Israeli Palestinian Interim Agreement Of 1995

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including Articles XXIX-XXXI: provisions relating to the security of the transit of persons and the safety of passengers between the West Bank and the Gaza Strip, coordination between Israel and the Council with regard to transit to and from Egypt and Jordan, as well as all other agreed international crossing points, then the final provisions relating to the signing of the agreement and its implementation, that the Gaza-Jericho agreement (May 1994), the preparatory agreement on transfers (August 1994) and the protocol on onward transfer (August 1995) be replaced by this agreement, the need and date of the negotiations on sustainable status, and that: the preamble to the agreement speaks of peaceful coexistence, mutual dignity and security, while recognizing the mutual legitimate and political rights of the parties. One of the objectives of the Israeli-Palestinian negotiations is to establish, for a transitional period of up to five years, an interim palestinian self-governing authority for the Palestinian people of the West Bank and Gaza Strip, which will lead to a lasting settlement based on Security Council resolutions 242 and 338. The interim agreement on the West Bank and Gaza Strip, commonly known as Oslo II or Oslo 2, was an important and complex agreement in the Israeli-Palestinian peace process. As Oslo II was signed in Taba, it is sometimes referred to as the Taba Agreement. The Oslo Accords provided for the establishment of interim Palestinian autonomy in the Palestinian territories, but did not promise an independent Palestinian state. Oslo II created Zones A, B and C in the West Bank. The Palestinian Authority has been given a number of limited competences and responsibilities in Areas A and B and the prospect of negotiating a final settlement on the basis of Security Council resolutions 242 and 338. The agreement was officially signed on 28 September 1995. Discussion on the release of Palestinian prisoners, agreement on annexes and attached maps and start of the transfer from Israel. The Oslo II Accords are considered interim agreements, as they should serve as a basis for further negotiations and as a prelude to a possible comprehensive peace agreement. Several additional agreements were reached after Oslo II, but negotiations did not result in a final peace agreement. The 2002 road map for peace abandoned the Oslo Accords and provided for a rather lax withdrawal programme. The Oslo II Accords were first concluded on the 24th Signed by Israel and the PLO on 28 September 1995 in Taba (Sinai Peninsula, Egypt) and testified four days later, on 28 September 1995, by Israeli Prime Minister Yitzhak Rabin and PLO Chairman Yasser Arafat, and testified by US President Bill Clinton and representatives of Russia.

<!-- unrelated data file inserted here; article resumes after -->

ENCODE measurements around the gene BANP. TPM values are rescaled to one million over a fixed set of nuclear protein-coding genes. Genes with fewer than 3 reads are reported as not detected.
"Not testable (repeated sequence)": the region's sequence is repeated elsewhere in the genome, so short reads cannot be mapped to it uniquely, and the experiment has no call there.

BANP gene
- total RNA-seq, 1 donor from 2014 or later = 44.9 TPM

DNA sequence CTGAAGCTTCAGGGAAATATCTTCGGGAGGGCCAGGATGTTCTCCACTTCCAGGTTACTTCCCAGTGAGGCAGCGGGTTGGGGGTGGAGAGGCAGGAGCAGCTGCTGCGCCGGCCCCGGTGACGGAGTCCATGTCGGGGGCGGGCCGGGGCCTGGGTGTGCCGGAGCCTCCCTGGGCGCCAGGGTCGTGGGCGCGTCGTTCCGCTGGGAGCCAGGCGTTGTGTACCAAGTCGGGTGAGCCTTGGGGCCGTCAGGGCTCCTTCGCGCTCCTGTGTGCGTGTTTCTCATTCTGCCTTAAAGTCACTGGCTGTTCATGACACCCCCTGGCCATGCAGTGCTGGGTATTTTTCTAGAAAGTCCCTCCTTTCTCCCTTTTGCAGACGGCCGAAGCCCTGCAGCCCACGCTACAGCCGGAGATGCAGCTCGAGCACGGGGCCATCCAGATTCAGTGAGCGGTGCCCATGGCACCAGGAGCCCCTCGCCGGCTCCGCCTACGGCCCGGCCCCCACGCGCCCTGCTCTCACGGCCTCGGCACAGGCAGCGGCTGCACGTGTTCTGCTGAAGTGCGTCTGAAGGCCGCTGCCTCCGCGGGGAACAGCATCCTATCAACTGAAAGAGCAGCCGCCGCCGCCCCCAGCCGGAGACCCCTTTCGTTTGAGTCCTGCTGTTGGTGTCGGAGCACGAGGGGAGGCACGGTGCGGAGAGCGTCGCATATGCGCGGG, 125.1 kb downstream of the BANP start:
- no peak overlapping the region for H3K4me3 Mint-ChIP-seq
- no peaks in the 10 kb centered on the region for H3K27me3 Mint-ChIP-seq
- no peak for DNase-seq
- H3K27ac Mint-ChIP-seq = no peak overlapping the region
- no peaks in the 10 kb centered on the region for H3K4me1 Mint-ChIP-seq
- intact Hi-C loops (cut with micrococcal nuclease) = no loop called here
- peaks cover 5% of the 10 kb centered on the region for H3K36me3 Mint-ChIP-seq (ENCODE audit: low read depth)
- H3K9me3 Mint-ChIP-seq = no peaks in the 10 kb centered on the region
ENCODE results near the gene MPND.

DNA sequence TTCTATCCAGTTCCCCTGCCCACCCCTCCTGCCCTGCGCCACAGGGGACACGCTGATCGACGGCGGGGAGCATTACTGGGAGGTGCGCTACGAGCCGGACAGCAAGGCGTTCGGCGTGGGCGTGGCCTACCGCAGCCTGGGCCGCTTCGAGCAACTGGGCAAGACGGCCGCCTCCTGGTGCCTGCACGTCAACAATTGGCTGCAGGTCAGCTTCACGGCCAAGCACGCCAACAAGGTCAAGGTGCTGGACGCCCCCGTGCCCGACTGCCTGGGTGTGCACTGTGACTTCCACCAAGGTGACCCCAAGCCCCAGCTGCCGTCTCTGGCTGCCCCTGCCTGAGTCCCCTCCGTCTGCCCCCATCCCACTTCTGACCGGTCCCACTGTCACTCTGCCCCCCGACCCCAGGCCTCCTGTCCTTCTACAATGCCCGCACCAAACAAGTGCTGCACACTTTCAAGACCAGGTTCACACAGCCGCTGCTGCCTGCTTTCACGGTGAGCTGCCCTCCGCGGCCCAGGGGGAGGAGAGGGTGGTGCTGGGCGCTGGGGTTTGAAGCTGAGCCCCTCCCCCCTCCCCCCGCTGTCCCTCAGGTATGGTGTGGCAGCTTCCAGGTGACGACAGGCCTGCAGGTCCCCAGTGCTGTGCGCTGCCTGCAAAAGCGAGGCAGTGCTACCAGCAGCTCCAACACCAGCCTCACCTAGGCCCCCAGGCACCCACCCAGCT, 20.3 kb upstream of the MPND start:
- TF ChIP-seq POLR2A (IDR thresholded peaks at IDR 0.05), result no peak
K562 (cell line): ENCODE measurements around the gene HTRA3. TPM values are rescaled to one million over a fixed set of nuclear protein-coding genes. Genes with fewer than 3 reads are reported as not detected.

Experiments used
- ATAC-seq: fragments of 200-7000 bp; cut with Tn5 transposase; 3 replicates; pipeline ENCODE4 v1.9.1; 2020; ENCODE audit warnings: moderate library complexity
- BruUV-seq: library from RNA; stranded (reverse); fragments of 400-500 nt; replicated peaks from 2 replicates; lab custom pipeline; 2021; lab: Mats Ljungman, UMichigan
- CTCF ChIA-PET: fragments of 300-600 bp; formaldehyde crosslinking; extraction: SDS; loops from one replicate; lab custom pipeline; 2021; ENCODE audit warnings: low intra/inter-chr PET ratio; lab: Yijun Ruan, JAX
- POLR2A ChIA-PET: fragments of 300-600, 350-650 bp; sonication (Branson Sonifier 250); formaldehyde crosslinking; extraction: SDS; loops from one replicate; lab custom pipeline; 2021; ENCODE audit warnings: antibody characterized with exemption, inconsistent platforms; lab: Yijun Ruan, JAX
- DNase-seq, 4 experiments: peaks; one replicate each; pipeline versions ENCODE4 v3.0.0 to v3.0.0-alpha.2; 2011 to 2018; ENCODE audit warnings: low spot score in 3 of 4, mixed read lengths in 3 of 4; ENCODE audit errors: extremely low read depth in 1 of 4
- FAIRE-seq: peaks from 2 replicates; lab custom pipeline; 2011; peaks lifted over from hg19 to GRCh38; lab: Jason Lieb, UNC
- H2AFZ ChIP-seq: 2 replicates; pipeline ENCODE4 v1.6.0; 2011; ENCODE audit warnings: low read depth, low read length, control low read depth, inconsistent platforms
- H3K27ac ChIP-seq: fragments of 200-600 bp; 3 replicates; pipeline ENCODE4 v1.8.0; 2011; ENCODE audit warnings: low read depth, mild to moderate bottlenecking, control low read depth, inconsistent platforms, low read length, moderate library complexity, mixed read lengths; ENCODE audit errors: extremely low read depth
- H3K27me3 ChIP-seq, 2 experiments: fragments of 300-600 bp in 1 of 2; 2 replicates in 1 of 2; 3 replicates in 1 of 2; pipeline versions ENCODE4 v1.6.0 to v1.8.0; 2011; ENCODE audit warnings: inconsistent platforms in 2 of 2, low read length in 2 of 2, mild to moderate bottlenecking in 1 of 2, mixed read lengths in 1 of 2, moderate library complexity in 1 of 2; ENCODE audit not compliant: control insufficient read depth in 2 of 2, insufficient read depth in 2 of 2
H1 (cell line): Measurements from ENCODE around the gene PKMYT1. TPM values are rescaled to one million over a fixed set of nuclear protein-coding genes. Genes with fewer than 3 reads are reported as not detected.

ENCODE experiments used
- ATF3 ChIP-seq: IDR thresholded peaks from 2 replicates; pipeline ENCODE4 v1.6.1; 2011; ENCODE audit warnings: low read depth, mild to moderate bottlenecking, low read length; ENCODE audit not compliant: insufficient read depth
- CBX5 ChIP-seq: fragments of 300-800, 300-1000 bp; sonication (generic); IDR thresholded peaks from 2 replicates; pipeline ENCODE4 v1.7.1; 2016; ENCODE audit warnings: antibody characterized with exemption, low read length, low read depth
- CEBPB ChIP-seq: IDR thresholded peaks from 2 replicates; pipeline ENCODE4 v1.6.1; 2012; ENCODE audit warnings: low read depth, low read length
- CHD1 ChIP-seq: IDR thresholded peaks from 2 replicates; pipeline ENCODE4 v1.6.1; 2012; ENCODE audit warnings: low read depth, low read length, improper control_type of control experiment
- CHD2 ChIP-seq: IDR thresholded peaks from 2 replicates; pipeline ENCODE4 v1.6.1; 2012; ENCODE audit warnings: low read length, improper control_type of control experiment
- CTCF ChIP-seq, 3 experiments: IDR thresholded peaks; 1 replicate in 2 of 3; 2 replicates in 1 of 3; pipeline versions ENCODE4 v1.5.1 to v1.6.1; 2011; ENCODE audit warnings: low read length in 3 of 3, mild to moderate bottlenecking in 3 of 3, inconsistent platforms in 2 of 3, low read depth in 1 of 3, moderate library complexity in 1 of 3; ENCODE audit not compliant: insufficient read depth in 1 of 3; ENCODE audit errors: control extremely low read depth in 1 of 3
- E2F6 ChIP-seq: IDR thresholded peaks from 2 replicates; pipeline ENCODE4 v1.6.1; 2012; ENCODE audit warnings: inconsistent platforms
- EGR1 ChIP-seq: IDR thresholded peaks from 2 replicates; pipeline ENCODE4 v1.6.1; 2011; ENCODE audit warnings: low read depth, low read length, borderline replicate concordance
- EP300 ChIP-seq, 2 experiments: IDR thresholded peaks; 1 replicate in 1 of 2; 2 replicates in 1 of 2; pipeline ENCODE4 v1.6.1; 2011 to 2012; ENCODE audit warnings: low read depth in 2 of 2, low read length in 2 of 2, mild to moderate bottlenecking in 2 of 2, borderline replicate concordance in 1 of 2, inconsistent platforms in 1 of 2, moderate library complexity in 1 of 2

Egypt, Jordan, Norway and the European Union in Washington, D.C. The Interim Agreement comprises more than 300 pages of 5 «chapters» containing 31 «articles» and 7 «annexes» and 9 «maps». . . .